If you're going to present your players with a script to follow, as the Uncharted games do, you had better make sure the script has rhythm, shape, variety. For all its confident strut, Drake's Fortune just doesn't have the beats. With a better structure, its almost Aristotelian unity of action, time and place - the game takes place on two nearby islands and most of it happens over the course of a single day and night, ending at dawn - might have acquired a welcome intensity. As it is, it just feels thinly spread, and the fantastical denouement is an undercooked cliché.
Naughty Dog's Arne Meyer recently told me that the internal view of Drake's Fortune is that it's "not our best work". That's honest, but it's not surprising - because when you play Uncharted 2: Among Thieves, you can see the studio knew exactly where it had gone wrong.
"Sorry, love, this isn't a movie"
I'm not sure a game has ever announced itself more purposefully than Uncharted 2: Among Thieves does in its opening minutes. The famous intro, in which Drake comes to in a wrecked train car dangling vertically off a mountainside and must climb his way to safety, is not just an effective tutorial and a striking set-piece, it defines the whole game - which garnered instant acclaim as an action classic.
It's actually a flash-forward to a point halfway through the game, a deliberately jarring technique that speaks of a new level of ambition in how the game is composed. Realising that Uncharted's exceptionally smooth flow of action, so reassuring and consistent, enables them to take much greater risks with the context for that action, the writers and designers embrace filmic techniques that might unbalance other games. They have learned the power of the edit. In stark contrast to Drake's Fortune, this is a continent-spanning yarn that takes you from a Istanbul to Borneo to Nepal and Tibet in pursuit of the legendary land of Shambhala, skipping back and then forwards in time, and using strongly contrasting locations: a hushed museum, a war-torn city, a peaceful village, a lonely crevasse.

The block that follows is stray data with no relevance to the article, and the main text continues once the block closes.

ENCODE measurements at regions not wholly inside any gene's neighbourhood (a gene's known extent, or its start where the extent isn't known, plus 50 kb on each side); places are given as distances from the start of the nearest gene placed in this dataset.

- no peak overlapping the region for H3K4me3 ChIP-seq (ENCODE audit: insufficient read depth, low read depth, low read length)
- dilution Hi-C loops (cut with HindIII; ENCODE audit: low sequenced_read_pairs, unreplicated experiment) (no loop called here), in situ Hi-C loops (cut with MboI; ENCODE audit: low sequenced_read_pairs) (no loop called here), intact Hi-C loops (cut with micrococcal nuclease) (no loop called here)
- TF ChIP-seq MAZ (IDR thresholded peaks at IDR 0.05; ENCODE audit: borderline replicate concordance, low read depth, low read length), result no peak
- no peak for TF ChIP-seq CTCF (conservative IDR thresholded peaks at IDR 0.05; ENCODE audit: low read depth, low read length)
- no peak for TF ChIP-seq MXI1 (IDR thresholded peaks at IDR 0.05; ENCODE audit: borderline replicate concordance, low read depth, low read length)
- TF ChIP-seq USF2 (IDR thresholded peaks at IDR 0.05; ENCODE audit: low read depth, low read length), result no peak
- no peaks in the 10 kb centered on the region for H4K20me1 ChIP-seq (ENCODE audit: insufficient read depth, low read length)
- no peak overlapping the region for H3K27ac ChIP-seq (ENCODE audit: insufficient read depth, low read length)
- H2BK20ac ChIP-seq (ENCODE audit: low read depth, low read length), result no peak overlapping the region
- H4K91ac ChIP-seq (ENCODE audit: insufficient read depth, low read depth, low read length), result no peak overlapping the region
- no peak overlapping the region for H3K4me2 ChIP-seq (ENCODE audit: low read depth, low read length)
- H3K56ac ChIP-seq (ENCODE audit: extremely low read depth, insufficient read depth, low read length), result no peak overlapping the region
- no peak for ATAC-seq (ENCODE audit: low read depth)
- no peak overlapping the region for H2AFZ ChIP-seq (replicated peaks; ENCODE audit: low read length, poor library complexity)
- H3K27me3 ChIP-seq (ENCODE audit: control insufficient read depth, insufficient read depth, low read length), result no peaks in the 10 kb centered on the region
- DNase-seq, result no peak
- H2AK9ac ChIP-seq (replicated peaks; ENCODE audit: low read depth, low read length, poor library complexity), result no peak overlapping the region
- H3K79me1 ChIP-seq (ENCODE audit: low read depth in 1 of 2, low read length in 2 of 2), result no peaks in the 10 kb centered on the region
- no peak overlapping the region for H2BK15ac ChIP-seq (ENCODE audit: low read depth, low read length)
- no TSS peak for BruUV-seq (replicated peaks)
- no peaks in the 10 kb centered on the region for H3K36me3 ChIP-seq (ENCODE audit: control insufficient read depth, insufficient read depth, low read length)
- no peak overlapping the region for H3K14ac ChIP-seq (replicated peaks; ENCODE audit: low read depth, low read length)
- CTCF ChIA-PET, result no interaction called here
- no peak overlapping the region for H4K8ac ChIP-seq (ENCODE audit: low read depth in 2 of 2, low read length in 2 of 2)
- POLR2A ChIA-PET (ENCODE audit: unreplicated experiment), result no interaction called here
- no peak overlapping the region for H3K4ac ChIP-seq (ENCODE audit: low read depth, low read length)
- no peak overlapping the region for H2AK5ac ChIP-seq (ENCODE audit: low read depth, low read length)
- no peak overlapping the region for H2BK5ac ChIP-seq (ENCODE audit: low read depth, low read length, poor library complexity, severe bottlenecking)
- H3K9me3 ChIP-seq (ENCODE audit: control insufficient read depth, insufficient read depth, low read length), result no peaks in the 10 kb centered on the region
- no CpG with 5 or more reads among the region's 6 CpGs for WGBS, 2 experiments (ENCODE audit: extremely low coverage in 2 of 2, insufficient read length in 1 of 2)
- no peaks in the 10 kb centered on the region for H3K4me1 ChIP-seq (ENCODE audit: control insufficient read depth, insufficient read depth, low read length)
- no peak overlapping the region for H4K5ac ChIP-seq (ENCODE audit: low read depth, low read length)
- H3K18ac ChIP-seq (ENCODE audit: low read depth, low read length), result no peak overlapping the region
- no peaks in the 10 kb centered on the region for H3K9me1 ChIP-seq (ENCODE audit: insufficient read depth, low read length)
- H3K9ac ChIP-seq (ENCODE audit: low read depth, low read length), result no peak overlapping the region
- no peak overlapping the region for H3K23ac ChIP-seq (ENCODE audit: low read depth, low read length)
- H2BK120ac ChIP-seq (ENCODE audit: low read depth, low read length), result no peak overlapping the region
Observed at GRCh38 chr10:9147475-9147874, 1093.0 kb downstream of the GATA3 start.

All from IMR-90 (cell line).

Another new element from that intro is a willingness to test Drake's insouciance and really put him through the wringer. He's no longer just falling and flailing, he's being physically battered and frozen to the point of death. It's the Die Hard theory of action: an everyman suffering through pain you can taste is more heroic than a superman overcoming impossible odds. It's not just in the action that the character is given more shading and depth. Hennig slyly undercuts his breezy simplicity using things unsaid. The double-crosses surrounding the Istanbul heist suggest he's not an entirely straight shooter; he has a new girlfriend, Chloe, and when Elena appears it's clear something went wrong, but what? You fill in the blanks yourself: he's unreliable, he takes nothing seriously, he can't sit still.